Well, okay. She isn’t “my” crow, but I do feel like she was a wild pet. Gratzia and her parents and one sibling. They’re the ones I’ve told you about, along with a third sibling, Frankie, who was rescued. (Just enter “crow” in the search box and you’ll find the back story in a couple of earlier postings. ; )
But a few weeks ago, a horrible fight broke out when a group of other crows came into the backyard. When I heard the unusually loud and different kind of cawing, I threw open the window, and saw them all on the ground under the pine trees. Thankfully, the noise from the window stopped them. I remember they all froze suddenly, looked over at the house, then flew away. But not far. Our four crows were chased mercilessly all day long. It was heartbreaking to watch and hear them crying — and not be able to help. That’s one of the worst feelings…
I prayed for those little guys all day, and then continued as the days wore on. And that’s one reason I got off the blogging track. Another joyful “thing” had been taken away. Now, I know that might sound crazy to some, and “poor me” to others. But I love nature. Everything about it — except the ugly parts like what happened. And I’m not a “poor me” kind of person. I just want the beautiful things in life to stay. But that’s not realistic, is it?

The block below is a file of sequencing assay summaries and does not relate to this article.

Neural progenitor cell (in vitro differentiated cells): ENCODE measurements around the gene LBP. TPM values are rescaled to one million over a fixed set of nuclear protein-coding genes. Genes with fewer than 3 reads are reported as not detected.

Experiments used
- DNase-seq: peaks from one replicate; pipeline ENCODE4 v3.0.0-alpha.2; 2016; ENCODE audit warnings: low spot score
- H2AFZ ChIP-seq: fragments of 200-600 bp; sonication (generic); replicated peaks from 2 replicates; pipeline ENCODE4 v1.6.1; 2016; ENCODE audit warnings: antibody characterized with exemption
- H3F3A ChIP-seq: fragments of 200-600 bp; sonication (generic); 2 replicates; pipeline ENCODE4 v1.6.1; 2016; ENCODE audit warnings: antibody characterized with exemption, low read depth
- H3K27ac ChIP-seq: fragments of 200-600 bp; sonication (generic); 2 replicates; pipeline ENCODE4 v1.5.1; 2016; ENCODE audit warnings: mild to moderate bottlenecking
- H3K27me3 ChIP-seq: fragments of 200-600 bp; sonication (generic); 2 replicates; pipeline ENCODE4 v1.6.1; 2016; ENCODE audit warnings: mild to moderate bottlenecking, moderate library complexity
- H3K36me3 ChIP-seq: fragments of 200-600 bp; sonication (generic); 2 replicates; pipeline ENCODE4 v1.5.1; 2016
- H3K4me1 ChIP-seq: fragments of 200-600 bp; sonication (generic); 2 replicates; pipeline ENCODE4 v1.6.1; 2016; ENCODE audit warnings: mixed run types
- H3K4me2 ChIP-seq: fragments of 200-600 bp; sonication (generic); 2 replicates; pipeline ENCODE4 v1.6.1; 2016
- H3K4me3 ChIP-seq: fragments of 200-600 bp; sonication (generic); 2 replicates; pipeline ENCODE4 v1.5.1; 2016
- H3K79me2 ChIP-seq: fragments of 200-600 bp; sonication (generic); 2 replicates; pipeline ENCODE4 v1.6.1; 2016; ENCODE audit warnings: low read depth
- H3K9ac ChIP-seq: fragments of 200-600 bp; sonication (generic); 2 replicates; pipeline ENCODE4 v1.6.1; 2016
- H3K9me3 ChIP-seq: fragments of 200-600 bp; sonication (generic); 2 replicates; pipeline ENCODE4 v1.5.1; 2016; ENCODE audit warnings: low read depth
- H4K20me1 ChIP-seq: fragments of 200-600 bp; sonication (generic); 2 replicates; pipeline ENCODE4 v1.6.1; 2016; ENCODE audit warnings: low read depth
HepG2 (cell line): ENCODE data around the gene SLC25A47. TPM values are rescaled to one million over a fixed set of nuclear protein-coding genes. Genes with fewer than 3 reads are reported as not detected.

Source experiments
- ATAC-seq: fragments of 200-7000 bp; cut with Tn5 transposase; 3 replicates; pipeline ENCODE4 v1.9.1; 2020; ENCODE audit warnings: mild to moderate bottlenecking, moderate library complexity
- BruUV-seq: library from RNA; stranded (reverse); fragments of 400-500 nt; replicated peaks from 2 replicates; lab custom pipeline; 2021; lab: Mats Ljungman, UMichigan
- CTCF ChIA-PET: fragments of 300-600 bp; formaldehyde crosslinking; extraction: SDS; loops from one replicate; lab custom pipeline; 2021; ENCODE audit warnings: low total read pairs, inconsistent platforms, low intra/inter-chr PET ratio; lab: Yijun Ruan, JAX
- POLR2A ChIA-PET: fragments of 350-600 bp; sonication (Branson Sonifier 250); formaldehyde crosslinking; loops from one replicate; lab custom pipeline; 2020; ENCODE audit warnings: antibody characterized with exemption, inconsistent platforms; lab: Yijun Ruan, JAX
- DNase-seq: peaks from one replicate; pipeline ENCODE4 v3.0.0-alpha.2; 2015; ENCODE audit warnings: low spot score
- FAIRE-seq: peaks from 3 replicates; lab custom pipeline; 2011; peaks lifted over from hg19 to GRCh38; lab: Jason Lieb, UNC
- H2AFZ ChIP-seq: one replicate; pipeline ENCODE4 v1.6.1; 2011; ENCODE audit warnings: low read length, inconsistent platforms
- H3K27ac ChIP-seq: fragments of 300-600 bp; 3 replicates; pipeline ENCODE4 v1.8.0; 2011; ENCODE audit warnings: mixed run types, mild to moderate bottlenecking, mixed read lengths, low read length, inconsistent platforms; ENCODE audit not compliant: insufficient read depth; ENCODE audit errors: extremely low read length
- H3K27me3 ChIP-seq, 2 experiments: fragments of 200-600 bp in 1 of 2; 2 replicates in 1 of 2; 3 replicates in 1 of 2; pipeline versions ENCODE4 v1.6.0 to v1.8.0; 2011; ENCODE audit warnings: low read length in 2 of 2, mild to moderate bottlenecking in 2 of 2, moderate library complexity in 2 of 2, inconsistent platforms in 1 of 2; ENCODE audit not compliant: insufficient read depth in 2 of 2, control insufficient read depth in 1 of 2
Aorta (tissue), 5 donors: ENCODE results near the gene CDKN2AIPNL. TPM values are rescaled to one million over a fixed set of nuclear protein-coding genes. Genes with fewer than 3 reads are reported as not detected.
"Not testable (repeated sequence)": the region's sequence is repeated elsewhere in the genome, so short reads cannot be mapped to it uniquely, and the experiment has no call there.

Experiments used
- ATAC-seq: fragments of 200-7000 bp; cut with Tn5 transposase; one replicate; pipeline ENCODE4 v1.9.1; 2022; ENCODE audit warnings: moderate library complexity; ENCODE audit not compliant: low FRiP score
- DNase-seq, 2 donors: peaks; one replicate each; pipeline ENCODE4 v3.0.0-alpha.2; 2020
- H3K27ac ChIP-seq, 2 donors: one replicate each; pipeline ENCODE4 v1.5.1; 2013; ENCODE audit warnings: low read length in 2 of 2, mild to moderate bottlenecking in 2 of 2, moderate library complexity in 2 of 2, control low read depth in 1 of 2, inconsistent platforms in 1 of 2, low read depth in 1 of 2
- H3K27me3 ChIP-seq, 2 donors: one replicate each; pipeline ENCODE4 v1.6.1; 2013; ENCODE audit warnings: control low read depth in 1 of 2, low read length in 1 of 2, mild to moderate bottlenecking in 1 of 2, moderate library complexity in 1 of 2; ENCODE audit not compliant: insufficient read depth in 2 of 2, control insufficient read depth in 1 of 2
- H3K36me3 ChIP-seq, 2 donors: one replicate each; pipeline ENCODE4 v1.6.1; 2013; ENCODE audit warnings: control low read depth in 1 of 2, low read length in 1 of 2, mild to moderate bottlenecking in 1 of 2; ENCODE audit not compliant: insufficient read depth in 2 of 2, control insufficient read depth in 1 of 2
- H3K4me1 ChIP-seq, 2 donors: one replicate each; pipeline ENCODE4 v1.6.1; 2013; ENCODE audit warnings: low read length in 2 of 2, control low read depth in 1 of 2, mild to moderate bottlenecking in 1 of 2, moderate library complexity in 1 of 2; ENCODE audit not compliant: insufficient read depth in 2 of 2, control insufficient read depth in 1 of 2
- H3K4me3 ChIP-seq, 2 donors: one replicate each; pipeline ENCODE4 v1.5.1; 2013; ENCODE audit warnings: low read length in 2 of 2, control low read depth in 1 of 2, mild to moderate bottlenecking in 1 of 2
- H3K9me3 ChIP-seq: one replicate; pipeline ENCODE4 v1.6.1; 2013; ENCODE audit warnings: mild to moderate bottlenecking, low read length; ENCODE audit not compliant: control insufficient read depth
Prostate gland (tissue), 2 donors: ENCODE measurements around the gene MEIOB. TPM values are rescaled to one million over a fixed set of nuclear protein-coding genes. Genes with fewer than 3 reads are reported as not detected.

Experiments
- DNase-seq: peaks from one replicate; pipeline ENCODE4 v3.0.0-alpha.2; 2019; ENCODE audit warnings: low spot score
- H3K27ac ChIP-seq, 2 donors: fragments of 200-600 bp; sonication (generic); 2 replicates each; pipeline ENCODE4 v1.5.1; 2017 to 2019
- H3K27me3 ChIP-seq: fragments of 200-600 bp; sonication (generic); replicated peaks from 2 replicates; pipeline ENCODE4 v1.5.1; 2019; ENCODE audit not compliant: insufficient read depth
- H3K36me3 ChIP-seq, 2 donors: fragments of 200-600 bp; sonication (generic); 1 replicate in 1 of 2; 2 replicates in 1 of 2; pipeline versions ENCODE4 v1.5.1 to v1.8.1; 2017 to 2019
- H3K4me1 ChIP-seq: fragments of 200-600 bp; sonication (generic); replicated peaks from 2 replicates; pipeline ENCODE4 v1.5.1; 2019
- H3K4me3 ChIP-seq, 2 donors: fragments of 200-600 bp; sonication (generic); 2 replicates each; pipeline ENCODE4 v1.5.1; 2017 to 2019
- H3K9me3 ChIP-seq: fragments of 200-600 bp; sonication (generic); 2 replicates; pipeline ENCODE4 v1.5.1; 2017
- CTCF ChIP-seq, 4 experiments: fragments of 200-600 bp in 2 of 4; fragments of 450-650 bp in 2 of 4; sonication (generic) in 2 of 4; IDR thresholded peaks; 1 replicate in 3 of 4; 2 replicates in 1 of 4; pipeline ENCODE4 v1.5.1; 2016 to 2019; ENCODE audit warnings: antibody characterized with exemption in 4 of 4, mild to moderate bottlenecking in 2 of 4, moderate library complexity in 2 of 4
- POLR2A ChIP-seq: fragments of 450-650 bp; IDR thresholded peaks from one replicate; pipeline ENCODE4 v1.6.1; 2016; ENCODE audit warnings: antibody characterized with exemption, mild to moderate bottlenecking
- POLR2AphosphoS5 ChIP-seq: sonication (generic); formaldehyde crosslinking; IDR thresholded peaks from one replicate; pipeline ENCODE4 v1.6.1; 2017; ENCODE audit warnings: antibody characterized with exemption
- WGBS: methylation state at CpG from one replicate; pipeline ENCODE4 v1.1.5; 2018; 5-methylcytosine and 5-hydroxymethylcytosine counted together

The crows tried to come back a couple of times, but were run away by three others. And then they stayed away. One, though, has come back on his own maybe a couple of times. And early on, on a couple of days, I saw them all fly overhead. At least I thought so. I hoped they were all okay.
Now, some of you might be wondering how I could tell these crows apart from any other ones. Well, when you’ve watched and fed the parents for two years, and then observed the babies, you know. Like part of the family. They had certain distinctive caws they made; the parents were bigger than the new crows, and had tiny bits of white in their feathers that were barely noticeable (Gratzia had a lot); and their actions were different, as they had a certain tree they’d go to and would always greet me enthusiastically when I’d bring them food and water. And Gratzia loved to play with the pine cones. All four of them even followed me down to the grocery store and back a couple of times. I read later that this isn’t uncommon for crows, once they get to know you. ; )